Puslapio vaizdai

Thomas Moore, Esq. has claimed for the Irish, though to my mind there go two words to that bargain. This last seems to hit Roger's fancy; for I since find he can skirl through it, from beginning to end, under the alluring title of the "Irish Captain's Garland." I give it you just to fill up the sheet.

[merged small][ocr errors]

A sash about his waist,-
By his side hung his Androferary, 0;
With his spurs of polish'd steel
That jingled at his heel,
There was none could compare with Paddy
Carey, O.

He loved a maiden tall,

Whom some call'd "Pretty Poll," Though her god-fathers only called her Mary, O,

Her shape and janty air,

Soft eyes and sunny hair,

And straight the gallant Captain so wary, O,
Said" Ladies, I request

The tune that you love best.".
She sigh'd, as she whisper'd-" Paddy
Carey, O."

Then straight unto the band
The Captain waved his hand,
Having bow'd to his charmer so airy, O;
And, determined to engage her,
He order'd the drum-major

To play up the planxty Paddy Carey, O.
While the tune it was lilting,
Sweet Polly's eyes so melting
Bewitch'd him, like an angel or a fairy, O;
And, when the tune was play'd,
He whisper'd her, and said,

"Have pity on your own Paddy Carey, O.

"I am a soldier tall,

An Irishman and all,


I came all the way from Tipperary, O;
And, though I'm something frisky,
I'll love you more than whisky,

If you can love again your Paddy Carey, O.

"I fought at Waterloo,

Where Boney got his due,

Play'd havock with the heart of Paddy And ran away from Pat în a quandary, O;

Carey, O.

Though lovers would annoy,

This damsel still was coy,

And always to their suit was contrary, O;

And little did she dream,

When to Sunderland she came,

I've pocket-fulls of plunder,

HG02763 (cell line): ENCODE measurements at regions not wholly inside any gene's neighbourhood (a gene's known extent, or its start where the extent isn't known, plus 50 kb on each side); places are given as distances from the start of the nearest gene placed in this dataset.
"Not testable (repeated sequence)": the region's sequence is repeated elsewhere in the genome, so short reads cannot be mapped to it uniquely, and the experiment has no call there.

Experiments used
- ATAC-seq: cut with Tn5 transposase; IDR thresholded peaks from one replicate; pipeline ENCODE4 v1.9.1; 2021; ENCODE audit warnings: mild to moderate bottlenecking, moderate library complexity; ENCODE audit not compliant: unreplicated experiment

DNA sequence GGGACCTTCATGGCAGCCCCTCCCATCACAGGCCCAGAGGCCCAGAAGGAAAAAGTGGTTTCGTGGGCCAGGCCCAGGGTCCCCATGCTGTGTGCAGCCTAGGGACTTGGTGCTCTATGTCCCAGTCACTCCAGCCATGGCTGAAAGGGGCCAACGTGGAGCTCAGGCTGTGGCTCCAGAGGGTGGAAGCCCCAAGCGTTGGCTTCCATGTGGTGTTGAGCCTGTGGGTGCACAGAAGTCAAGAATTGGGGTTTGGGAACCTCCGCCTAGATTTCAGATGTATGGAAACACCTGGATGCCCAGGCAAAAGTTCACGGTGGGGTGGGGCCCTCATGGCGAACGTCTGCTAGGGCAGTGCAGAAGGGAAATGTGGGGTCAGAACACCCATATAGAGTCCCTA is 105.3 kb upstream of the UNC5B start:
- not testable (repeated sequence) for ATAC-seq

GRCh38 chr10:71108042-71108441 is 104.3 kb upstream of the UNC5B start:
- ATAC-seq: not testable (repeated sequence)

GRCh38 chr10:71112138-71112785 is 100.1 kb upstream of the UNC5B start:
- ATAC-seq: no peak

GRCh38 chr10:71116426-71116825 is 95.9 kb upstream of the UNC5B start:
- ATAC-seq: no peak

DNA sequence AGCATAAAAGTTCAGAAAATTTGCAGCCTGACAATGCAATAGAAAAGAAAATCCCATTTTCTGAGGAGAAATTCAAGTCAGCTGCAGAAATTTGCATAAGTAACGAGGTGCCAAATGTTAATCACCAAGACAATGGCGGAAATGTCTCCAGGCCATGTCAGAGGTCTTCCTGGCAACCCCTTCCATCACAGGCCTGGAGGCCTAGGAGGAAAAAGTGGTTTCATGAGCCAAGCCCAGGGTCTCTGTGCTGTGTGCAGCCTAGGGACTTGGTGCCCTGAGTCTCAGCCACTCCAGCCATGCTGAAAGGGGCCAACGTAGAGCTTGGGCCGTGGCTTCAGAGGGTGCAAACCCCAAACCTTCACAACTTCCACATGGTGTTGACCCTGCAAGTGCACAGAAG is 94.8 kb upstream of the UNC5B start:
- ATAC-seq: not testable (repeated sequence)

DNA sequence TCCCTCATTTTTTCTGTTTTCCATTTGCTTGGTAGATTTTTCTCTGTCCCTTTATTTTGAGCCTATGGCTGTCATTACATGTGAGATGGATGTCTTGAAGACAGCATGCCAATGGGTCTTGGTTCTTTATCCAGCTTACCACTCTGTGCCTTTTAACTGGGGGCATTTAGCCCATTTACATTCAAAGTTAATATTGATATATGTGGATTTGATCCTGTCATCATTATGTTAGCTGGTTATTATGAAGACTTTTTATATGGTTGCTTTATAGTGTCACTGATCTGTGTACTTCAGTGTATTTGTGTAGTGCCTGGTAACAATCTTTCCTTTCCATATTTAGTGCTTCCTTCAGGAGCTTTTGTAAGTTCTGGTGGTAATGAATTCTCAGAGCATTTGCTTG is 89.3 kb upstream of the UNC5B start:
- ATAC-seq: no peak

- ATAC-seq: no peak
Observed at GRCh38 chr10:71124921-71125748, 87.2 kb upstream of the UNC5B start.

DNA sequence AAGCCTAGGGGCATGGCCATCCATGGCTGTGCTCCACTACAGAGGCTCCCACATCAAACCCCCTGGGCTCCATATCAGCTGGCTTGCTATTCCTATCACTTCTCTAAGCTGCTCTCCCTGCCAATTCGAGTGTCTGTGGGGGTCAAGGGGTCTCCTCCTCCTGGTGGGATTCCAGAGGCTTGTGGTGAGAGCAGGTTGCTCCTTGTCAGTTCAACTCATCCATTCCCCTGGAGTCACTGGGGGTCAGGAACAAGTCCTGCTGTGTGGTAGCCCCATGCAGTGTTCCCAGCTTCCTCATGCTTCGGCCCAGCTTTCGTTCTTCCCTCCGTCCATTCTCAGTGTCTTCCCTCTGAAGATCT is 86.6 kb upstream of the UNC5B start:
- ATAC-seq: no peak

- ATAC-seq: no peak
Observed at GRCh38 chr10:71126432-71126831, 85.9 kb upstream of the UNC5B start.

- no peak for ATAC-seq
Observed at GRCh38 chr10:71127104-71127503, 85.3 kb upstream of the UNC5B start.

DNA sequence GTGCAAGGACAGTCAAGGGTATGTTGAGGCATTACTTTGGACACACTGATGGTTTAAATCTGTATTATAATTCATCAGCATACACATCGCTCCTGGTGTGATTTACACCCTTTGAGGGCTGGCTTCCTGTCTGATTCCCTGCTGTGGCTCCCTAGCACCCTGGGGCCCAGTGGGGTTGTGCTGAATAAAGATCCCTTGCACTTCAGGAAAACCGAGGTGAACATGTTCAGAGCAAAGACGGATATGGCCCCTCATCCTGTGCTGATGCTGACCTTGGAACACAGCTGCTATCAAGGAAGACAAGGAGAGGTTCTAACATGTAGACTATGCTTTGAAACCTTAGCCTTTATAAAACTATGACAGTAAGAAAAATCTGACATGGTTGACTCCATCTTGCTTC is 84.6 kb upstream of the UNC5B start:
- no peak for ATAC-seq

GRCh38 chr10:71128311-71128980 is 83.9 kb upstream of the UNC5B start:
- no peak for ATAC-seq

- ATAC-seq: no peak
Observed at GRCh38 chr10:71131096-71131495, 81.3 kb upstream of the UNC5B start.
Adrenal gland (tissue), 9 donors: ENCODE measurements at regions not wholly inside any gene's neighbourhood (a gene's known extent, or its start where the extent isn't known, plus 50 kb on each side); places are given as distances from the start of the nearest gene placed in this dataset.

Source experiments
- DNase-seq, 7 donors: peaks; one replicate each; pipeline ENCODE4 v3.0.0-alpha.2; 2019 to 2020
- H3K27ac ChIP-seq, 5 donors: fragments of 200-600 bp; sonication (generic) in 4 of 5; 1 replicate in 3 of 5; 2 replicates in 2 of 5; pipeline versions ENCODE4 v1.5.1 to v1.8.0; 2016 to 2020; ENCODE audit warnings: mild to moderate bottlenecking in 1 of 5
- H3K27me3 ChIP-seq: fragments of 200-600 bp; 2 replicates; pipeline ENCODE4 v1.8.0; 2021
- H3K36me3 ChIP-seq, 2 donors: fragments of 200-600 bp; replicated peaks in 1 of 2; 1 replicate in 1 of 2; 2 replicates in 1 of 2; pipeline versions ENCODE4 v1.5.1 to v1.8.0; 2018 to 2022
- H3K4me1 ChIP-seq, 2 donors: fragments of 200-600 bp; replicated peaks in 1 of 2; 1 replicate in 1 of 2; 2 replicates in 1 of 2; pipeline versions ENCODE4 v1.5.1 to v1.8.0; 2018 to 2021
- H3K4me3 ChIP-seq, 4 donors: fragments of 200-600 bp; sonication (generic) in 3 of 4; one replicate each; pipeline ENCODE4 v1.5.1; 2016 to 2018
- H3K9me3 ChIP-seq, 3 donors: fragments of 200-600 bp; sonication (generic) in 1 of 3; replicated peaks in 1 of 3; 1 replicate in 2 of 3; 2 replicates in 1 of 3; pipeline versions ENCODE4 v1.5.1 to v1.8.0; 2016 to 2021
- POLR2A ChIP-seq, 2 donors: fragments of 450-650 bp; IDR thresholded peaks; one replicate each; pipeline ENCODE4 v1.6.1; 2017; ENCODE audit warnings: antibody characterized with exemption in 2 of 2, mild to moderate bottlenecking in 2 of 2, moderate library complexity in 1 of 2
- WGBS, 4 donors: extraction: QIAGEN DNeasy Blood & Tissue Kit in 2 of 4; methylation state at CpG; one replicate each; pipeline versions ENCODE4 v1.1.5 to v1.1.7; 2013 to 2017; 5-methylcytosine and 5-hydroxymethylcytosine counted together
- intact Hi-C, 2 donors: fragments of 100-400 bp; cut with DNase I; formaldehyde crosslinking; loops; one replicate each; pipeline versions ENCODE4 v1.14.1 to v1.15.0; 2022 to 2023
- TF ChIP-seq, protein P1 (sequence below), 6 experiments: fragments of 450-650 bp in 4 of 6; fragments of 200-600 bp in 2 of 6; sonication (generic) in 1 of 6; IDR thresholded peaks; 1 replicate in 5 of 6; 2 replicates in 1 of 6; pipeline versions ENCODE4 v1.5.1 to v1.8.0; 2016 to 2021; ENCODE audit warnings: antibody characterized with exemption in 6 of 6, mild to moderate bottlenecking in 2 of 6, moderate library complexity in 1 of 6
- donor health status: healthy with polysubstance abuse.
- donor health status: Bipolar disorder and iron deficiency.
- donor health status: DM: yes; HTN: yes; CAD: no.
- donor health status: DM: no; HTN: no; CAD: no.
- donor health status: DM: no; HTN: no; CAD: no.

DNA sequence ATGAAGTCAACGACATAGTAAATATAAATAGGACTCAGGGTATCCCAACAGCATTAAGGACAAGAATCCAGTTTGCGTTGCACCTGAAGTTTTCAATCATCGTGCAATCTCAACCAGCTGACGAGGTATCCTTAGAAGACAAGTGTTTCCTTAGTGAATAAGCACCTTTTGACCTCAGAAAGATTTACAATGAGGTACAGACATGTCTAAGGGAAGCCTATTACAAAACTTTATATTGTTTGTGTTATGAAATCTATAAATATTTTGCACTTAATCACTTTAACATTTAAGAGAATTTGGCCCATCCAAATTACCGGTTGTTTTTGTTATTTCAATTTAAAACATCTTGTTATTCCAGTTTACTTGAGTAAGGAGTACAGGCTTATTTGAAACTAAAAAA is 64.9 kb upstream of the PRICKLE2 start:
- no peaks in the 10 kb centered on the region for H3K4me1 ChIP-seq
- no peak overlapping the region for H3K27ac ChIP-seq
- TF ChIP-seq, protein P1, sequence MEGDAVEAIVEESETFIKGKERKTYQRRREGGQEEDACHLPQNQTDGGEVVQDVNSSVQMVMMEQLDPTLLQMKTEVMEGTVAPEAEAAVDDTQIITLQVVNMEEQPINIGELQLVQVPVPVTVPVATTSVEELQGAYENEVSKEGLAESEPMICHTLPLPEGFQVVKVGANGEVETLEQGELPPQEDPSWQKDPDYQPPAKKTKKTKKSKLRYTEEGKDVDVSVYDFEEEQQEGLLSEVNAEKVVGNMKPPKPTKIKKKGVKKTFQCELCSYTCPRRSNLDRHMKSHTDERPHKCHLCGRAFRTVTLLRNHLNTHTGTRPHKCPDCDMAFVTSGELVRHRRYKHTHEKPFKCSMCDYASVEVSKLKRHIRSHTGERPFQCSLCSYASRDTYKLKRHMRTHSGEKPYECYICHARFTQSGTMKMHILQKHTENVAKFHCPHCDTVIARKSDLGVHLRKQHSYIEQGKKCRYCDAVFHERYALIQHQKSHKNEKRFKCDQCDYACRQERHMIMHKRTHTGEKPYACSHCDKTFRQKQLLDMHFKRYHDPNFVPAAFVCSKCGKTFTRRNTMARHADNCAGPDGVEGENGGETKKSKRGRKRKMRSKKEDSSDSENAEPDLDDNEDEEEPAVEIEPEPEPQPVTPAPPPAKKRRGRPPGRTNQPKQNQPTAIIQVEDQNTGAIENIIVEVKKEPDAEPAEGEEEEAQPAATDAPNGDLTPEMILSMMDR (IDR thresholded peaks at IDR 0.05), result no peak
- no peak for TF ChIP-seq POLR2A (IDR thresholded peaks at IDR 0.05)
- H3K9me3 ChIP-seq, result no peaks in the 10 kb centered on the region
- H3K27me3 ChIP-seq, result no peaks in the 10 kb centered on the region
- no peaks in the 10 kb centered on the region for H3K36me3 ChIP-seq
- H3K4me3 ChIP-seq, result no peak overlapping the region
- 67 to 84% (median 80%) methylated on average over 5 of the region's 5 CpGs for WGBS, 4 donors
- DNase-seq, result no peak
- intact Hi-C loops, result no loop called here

So, joy, you cannot blunder

In striking up a match with Paddy Ca

rey, O."

Her voice it was hush'd,

Like the morning she blush'd,

That ever she should sigh for Paddy Ca- And red unto white did she vary, O; rey, O.

On Sunderland Parade

He saw her first, 'tis said,

And though she hated violence,
She pocketed in silence

A squeeze and a salute from Paddy Ca-
rey, O.

Now, good luck to the tune

That melts the girls so soon,

And puts them into such a sisserary, O;
Let us stick to the plan

Of being happy when we can,

So, piper, rattle up with Paddy Carey, O.

Many of the local songs of Northumberland are full of exquisite humour ; but these, as you know, Mr North, would require an interpreter. They say the Lord Chancellor's very fond of them; but I am getting to the end of my tether. Dinah begs her dutiful respects, and so does Roger. You will be sorry to hear poor Mr Charlton of Heatheryside is dead. He stinted himself, latterly, to three or four chearers; but would never hear any thing against the malt-liquor, and the Doctor said it was just as bad for him. With much respect, am, honoured Sir, your servant to command, JOSIAH SHUFFLEBOTHAM.

Gowk's-Hall, Oct. 27th, 1821.

P. S.-Your clearing receipt will be well hanselled, as John is brewing a double quantity this year. We are expecting the Lieutenant, Roger's brother, home, poor lad, by and bye. I know you're just frightened at the name of a month, but cannot you spare us a fortnight, Mr North ?-As I know you like these sort of nick-nacks, I got Stavely the clerk, who pretends to be very clever at music, just to prick down a couple of the wildest of the airs. Indeed, the last is so wild, that he says it is hard to tell what key it is in. It is so simple, however, on the whole, that I hope it may be intelligible; though I rather suspect his "sol-fa” knowledge is none of the deepest, and that he would soon be lost among the quirks and quavers, and whuttle, whuts of one of the Bravura things, as the fiddler folks call them.


O THE weary cutters, they've ta'en my laddie frae me, O the

weary cutters, they've ta'en my laddie frae me; They've press'd him

far a-way foreign, with Nelson a-yont the salt sea.

cutters, they've ta'en my laddie frae me.

Andantino Spiritoso.

O the wea-ry

O THE snow it melts the soonest when the winds be-gin to

sing; And the corn it ripens fastest when the frosts are setting in; And

when a wo-man tells me that my face she'll soon forget, Be

fore we part, I wad a crown, she's fain to follow 't yet.

From our Attic, 12th November, 1821.

DEAR MISS M'DERMID, We received your note, stating that your brother Willy's version only gave you a distant glimpse of the merits which you justly supposed were latent to you in the Adventus. As it is quite right that the ladies should enjoy the joke as well as the learned, we wrote off to the Corker, who has dedicated his translation to you. You must come up to-morrow evening to your cookies and tea, and you shall see the first of it. Yours affectionately,

C. N.



(Translated from my own original by myself.)